Linear growth occurs at the growth plate, a cartilaginous structure between the epiphysis and metaphysis (Fig. 1A). It is composed of 3 distinct layers; resting, proliferative and hypertrophic zones, which are temporally and spatially regulated (Fig. 1B) [8,9]. This regulation results in a unique differentiation process from resting chondrocytes to proliferating chondrocytes and finally hypertrophic chondrocytes. Ultimately, at the terminal zone of hypertrophic chondrocytes, hypertrophic chondrocytes undergo apoptosis and blood vessels invade, resulting in remodeling of the cartilage into newly formed bone [8]. Constant repetition of this process produces new bone and leads to the elongation of bones. Many genes play a role in this process and so far, hundreds of genes have been implicated in either human growth disorders or height variation by affecting chondrogenesis at the growth plate [5].

Fig. 1.

Mechanisms regulating chondrocytes in the growth plate. (A) Growth plate on X-ray. Black box indicates where growth plate is located. (B) Diagram of the 3 layers in the growth plate. (C) Diagram of chondrocyte-regulating mechanisms. RZ, resting zone; PZ, proliferative zone; HZ, hypertrophic zone. Modified from Jee YH, et al. Endocrinol Metab Clin North Am 2017;46:259-81 [15].

The growth mechanisms regulated by these genes can be divided into five different categories: (1) extracellular matrix, (2) intracellular signaling, (3) paracrine signaling, (4) endocrine signaling, and (5) epigenetic regulation (Fig. 1C).

1. Cartilage extracellular matrix

Growth plate chondrocytes secrete an extracellular matrix that is essential for proper functioning of the growth plate. The extracellular matrix consists of collagens, proteoglycans, and glycosaminoglycans and along with secreted growth factors and the modifying enzymes, extracellular matrix serves as a dynamic scaffold that supports and orients growth plate chondrocyte differentiation [10]. Mutations in extracellular matrix-regulating genes can cause isolated short stature or severe skeletal dysplasia, supporting the idea that extracellular matrix plays a critical role in growth plate regulation in humans [11].

1) Aggrecan (ACAN)

Aggrecan, encoded by ACAN, is a chondroitin sulfate proteoglycan, one of the main components of the extracellular matrix in growth plate cartilage that has been shown to modulate hedgehog signaling in a mouse model [12]. In aggrecan-null mice, growth plates were devoid of matrix, showed abnormal chondrocyte organization and differentiation, and the expression of important growth plate regulatory genes such as Col10a1, Sox9, and Ihh was also affected [13]. Therefore, alterations in the structure or function of aggrecan can significantly affect the growth plate cartilage resulting in a change in linear growth. Biallelic mutations in ACAN cause spondyloepimetaphyseal dysplasia and monoallelic mutations cause isolated short stature with or without advanced bone age causing early cessation of linear growth in most cases [6,14]. Patients with mutations in ACAN may also present with premature and severe osteoarthritis and osteochondritis dissecans [15,16]. Heterozygous ACAN mutations are one of common causes of idiopathic short stature; in a cohort of 428 patients with idiopathic short stature, 6 potential disease-causing heterozygous ACAN mutations were found (1.4% of patients) [17]. Thus, in children who have a family history of short stature and early-onset arthritis, ACAN mutations should be considered.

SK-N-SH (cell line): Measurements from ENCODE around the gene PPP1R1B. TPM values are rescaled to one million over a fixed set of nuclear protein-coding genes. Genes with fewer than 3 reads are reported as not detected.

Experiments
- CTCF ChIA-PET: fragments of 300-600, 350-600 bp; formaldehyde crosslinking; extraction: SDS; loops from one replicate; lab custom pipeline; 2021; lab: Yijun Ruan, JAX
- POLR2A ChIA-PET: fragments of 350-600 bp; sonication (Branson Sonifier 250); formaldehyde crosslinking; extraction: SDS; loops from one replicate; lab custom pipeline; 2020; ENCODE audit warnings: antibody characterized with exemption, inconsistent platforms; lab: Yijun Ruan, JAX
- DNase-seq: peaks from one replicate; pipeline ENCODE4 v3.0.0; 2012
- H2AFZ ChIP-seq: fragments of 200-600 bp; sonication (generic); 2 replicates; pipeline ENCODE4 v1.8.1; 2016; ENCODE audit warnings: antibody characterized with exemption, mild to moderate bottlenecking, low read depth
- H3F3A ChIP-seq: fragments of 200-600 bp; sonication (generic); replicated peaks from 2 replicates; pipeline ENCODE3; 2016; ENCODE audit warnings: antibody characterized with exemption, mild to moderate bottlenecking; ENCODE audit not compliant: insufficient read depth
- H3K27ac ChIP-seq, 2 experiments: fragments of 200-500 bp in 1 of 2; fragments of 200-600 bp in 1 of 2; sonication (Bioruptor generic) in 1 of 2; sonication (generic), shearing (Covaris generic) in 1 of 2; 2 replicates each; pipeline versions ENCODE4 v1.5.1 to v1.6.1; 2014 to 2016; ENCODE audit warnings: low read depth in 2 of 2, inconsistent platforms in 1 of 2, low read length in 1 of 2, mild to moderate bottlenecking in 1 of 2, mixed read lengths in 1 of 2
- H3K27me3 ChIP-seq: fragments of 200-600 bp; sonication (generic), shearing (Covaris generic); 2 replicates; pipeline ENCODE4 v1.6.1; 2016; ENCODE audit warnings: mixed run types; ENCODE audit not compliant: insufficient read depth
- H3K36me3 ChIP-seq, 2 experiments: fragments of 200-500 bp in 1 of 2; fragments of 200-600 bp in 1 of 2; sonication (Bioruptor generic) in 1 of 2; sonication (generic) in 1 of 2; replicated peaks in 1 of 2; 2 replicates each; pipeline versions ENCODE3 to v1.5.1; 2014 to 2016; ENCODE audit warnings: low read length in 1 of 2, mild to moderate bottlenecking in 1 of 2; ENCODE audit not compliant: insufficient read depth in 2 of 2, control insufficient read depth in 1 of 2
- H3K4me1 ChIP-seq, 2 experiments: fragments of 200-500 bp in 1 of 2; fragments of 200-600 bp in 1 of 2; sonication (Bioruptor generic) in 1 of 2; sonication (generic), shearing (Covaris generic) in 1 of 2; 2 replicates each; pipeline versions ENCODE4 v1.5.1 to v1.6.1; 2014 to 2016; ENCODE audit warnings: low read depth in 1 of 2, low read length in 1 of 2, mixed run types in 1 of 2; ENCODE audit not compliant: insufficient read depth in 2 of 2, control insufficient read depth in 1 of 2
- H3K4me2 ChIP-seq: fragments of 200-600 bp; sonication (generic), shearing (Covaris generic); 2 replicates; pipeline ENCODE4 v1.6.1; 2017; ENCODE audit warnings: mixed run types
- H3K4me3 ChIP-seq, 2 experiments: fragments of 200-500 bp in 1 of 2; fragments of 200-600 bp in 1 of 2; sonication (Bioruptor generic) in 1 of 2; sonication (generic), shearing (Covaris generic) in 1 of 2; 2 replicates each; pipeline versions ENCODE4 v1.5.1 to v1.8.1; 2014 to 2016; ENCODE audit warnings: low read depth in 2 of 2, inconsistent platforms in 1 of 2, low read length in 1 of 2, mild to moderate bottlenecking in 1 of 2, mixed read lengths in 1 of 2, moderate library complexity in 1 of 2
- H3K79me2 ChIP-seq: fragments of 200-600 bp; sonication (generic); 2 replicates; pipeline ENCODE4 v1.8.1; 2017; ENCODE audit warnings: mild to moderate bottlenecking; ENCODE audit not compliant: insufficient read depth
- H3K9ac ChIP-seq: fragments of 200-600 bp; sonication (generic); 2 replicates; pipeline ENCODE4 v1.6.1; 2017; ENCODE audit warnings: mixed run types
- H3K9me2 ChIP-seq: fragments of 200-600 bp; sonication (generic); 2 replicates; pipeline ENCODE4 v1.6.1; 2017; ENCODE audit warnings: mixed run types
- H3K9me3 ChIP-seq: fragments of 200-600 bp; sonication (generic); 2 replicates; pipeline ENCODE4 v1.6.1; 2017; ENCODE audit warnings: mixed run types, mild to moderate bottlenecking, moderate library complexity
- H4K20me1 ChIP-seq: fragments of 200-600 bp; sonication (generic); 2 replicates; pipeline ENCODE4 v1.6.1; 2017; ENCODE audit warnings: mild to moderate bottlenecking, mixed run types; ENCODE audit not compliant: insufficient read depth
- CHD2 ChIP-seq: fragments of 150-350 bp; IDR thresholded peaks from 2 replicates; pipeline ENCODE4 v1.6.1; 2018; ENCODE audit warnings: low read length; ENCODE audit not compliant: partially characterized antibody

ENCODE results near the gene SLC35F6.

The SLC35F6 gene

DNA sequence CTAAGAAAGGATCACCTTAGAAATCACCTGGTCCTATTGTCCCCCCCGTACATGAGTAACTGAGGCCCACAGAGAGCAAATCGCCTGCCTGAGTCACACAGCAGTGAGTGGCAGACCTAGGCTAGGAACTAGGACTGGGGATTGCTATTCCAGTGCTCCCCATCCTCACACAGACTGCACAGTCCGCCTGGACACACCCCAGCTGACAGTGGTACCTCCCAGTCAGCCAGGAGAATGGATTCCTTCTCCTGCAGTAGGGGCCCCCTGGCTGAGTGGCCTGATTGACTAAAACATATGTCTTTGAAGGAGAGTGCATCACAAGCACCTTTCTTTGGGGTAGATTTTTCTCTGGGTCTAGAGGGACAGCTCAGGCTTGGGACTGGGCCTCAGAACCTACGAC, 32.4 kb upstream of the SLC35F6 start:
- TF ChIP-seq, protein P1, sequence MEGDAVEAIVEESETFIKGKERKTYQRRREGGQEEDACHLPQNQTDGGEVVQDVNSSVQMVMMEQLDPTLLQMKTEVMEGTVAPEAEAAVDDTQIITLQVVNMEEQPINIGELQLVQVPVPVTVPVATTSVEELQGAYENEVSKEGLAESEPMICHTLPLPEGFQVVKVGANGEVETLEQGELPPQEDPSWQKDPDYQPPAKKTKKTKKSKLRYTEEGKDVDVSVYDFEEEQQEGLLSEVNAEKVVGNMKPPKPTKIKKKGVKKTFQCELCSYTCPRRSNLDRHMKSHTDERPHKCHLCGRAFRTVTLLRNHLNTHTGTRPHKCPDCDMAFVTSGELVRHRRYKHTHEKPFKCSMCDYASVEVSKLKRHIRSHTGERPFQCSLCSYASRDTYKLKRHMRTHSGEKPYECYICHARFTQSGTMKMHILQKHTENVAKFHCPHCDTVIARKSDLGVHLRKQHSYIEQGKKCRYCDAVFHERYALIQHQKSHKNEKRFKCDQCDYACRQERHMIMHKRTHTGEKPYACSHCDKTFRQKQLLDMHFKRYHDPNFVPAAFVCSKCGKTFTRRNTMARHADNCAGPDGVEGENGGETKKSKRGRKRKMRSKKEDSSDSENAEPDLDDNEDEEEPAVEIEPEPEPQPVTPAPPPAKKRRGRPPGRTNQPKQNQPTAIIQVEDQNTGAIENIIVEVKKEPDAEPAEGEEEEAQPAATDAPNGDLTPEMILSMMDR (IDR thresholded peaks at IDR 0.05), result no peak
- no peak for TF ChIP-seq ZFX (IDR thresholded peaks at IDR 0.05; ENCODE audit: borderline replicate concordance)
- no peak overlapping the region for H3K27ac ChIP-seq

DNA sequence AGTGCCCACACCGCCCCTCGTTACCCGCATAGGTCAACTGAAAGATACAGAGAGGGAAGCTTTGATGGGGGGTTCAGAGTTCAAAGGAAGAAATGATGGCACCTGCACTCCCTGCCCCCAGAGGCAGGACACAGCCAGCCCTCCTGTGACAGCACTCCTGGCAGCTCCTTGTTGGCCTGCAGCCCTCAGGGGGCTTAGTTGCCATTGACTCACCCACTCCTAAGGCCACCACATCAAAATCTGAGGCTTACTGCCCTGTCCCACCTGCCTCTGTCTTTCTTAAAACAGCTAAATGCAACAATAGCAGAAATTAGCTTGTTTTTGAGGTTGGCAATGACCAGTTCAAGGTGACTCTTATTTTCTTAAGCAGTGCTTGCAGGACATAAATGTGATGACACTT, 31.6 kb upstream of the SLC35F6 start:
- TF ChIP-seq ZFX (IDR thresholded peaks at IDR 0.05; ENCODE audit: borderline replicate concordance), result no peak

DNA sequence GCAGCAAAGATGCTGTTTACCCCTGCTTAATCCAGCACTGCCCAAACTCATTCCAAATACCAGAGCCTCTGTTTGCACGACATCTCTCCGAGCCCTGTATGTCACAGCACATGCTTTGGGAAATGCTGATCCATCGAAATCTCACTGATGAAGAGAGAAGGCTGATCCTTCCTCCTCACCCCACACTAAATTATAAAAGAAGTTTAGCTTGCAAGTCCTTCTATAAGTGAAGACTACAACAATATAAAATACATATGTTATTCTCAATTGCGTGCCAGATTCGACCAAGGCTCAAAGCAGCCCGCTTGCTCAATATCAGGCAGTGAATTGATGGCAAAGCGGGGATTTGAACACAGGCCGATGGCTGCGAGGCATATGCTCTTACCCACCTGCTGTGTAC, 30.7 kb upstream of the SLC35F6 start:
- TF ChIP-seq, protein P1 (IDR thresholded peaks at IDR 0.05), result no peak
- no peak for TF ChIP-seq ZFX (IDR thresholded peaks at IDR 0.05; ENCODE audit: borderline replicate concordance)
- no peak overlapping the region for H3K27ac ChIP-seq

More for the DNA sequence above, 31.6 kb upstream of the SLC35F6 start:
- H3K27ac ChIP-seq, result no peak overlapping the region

2) Fibrillins (FBN1)

Fibrillins are the major components of microfibrils in the extracellular matrix, and 2 genes in particular, fibrillin 1 (FBN1) and fibrillin 2 (FBN2), have been implicated in growthregulating mechanisms, which regulate transforming growth factor beta (TGF-β) and bone morphogenetic factor (BMP) signaling in the extracellular matrix [3,18]. Monoallelic mutations in FBN1 give rise to acromelic dysplasia, a group of disorders that include Weill-Marchesani syndrome (WMS), acromicric dysplasia and gelophysic dysplasia [18].

Latent transforming growth factor-beta-binding protein 2 (LTBP2) is an extracellular matrix protein, which is a member of superfamily composed of three fibrillins and four other LTBP proteins and also participates in the regulation of TGF-β release in the extracellular matrix. Therefore biallelic mutations in LTBP2 can also cause WMS [19]. Patients with WMS present with short stature with brachydactyly, stiff joints, muscular build, thick skin, ectopia lentis and cardiac valvular problems [18,20]. Interestingly, mutations in FBN1 can also result in Marfan syndrome, an autosomal dominant inherited connective tissue disorder [21]. Individuals with Marfan syndrome have tall stature, skeletal and ocular abnormalities, and over 80% of Marfan syndrome patients have cardiovascular complications [22]. Although it has been proposed that mis-assembled microfibrils leads to decreased extracellular matrix integrity and the misregulation of TGFβ ligands leads to a Marfan syndrome phenotype, the precise mechanisms of how mutations in the same gene could cause 2 opposing phenotypes, short stature versus tall stature, is still unclear [23,24]. Monoallelic mutations in fibrillin 2 (FBN2) have been reported to cause a Marfanlike disorder with tall stature and congenital contractural arachnodactyly, which further confirms the importance of microfibrils in the regulation of linear growth [25]. However, it is not known yet if other mutations in FBN2 can also cause acromelic dysplasia.